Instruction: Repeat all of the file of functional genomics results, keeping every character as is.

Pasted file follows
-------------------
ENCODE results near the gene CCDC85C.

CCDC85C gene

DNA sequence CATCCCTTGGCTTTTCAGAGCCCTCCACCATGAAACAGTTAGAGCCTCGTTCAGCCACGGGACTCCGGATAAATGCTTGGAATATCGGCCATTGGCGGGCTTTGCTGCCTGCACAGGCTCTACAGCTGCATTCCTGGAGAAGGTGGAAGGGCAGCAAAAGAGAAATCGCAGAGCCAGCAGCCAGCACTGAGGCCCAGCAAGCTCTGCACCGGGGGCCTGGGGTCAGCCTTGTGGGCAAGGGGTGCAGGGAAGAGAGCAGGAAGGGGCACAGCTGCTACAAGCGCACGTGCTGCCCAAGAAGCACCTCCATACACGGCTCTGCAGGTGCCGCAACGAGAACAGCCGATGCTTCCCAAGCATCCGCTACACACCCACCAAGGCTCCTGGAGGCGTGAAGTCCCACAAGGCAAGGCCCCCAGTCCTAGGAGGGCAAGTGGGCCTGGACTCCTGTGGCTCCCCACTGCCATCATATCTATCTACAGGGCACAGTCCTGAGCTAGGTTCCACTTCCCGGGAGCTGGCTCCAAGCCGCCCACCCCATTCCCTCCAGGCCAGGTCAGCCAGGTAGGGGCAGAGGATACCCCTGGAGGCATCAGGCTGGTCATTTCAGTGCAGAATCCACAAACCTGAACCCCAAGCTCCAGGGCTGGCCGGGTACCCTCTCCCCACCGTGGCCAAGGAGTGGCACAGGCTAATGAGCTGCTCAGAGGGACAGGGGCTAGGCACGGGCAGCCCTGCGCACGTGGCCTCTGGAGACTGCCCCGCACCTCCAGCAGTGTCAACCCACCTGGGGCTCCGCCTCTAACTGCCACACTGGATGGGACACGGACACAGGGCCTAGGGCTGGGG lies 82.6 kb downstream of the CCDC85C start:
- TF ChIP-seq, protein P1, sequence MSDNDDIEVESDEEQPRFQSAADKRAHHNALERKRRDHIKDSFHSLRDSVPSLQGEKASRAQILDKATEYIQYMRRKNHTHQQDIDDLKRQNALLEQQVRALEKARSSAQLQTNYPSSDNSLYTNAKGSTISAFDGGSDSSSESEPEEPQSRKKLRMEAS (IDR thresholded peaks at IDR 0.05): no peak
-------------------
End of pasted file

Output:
ENCODE results near the gene CCDC85C.

CCDC85C gene

DNA sequence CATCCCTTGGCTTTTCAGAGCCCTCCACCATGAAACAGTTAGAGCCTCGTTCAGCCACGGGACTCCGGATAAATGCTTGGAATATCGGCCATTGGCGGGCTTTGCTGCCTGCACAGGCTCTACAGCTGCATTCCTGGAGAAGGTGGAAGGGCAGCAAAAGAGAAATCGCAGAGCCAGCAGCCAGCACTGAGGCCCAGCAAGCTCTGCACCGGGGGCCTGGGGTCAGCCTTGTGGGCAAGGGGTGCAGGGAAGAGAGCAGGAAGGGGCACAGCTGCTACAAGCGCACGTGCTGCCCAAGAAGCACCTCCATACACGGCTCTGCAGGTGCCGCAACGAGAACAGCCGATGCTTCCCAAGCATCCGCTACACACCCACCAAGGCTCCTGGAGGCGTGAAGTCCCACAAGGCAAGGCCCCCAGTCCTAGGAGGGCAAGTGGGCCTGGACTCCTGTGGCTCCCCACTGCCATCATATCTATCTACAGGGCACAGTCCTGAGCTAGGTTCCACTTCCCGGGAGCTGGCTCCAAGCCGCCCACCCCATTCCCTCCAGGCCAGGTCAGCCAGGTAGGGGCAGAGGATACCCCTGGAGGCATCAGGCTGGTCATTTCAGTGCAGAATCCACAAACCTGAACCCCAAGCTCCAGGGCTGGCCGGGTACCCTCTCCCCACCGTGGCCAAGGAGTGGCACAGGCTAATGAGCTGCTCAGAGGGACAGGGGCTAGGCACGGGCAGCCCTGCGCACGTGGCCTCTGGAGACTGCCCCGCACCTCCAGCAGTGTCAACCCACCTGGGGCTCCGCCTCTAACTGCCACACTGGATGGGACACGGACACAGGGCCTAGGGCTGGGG lies 82.6 kb downstream of the CCDC85C start:
- TF ChIP-seq, protein P1, sequence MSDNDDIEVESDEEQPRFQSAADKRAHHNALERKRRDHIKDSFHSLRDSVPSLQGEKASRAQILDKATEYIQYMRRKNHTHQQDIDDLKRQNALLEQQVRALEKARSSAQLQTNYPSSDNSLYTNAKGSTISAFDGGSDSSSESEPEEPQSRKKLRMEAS (IDR thresholded peaks at IDR 0.05): no peak